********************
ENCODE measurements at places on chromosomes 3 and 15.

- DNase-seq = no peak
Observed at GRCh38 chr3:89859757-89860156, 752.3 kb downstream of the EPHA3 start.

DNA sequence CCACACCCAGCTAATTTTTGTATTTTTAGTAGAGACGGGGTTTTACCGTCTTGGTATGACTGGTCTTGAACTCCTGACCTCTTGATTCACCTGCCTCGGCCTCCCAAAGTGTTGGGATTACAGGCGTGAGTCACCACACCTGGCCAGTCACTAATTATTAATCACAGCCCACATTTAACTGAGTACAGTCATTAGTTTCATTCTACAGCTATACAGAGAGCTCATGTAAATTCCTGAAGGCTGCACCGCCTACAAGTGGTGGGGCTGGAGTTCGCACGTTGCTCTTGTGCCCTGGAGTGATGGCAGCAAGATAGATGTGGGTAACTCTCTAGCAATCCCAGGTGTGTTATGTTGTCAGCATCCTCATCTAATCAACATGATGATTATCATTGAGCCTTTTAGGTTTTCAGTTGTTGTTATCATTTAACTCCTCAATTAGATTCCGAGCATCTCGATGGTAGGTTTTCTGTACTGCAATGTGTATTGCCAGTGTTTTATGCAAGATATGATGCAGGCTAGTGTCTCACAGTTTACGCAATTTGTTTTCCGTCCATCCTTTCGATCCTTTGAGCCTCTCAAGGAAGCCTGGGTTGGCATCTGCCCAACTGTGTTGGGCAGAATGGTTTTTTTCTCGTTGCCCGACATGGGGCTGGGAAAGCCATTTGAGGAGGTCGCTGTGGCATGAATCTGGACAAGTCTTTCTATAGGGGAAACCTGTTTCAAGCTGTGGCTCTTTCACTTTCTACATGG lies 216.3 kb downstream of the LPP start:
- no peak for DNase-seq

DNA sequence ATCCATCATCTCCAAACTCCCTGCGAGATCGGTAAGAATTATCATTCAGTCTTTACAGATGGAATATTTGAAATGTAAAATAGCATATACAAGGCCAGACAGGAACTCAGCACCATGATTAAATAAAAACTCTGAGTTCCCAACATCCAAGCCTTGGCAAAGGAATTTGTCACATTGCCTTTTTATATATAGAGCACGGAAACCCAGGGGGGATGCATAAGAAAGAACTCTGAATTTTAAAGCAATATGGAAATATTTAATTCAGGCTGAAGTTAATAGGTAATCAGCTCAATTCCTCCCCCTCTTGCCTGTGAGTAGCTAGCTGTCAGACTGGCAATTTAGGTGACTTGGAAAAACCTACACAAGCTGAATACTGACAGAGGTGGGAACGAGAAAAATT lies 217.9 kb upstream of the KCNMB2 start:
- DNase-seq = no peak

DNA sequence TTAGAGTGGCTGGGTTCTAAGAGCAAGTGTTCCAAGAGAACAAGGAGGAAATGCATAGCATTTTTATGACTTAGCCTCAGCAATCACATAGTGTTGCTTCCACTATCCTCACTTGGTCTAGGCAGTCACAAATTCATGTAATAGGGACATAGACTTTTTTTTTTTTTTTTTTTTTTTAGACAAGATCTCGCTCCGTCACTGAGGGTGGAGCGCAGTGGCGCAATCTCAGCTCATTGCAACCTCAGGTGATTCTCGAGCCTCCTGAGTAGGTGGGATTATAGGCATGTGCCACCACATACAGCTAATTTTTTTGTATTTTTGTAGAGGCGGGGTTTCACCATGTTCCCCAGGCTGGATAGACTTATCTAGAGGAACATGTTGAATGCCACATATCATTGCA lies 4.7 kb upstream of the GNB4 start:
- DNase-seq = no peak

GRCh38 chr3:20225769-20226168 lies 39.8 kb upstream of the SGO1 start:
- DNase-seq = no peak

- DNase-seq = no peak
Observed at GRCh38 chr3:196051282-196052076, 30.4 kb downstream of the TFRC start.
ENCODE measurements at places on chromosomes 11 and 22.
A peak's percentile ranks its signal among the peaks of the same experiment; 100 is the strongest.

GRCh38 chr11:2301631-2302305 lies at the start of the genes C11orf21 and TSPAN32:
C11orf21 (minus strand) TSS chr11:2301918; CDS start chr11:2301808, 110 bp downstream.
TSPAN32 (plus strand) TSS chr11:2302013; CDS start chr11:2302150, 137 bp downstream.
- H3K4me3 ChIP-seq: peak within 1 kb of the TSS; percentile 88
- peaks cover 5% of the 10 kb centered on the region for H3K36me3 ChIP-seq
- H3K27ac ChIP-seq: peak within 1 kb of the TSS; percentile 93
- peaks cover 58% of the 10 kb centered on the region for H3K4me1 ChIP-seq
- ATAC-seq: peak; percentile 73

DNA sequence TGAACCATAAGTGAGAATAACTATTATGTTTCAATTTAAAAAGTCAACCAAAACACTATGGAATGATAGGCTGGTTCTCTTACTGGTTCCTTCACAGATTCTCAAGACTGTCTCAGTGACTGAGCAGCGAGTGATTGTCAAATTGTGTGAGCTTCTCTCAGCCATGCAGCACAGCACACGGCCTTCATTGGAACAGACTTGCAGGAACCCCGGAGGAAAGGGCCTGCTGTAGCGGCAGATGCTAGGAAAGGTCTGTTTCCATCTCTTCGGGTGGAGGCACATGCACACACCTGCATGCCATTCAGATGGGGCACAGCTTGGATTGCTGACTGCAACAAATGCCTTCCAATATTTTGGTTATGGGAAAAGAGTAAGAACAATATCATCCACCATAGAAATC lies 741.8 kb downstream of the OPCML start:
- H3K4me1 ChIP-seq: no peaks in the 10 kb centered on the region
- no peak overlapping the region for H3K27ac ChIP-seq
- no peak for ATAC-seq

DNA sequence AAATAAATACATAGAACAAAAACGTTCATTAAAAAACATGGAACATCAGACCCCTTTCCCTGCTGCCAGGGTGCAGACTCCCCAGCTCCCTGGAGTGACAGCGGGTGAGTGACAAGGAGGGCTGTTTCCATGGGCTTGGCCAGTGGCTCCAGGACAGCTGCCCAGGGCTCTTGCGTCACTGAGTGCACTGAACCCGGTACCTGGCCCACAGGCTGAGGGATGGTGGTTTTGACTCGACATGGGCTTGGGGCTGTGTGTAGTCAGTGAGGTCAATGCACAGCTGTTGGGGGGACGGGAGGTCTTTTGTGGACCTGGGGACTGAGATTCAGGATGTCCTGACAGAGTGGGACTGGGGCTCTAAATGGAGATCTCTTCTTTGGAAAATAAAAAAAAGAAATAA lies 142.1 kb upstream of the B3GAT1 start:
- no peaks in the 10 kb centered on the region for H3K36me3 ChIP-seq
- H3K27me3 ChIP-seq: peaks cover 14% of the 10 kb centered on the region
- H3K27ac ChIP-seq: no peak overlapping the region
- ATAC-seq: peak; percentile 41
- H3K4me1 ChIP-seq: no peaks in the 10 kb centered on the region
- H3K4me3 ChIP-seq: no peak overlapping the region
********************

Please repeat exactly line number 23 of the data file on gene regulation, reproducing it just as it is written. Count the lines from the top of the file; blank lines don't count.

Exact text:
- ATAC-seq: peak; percentile 73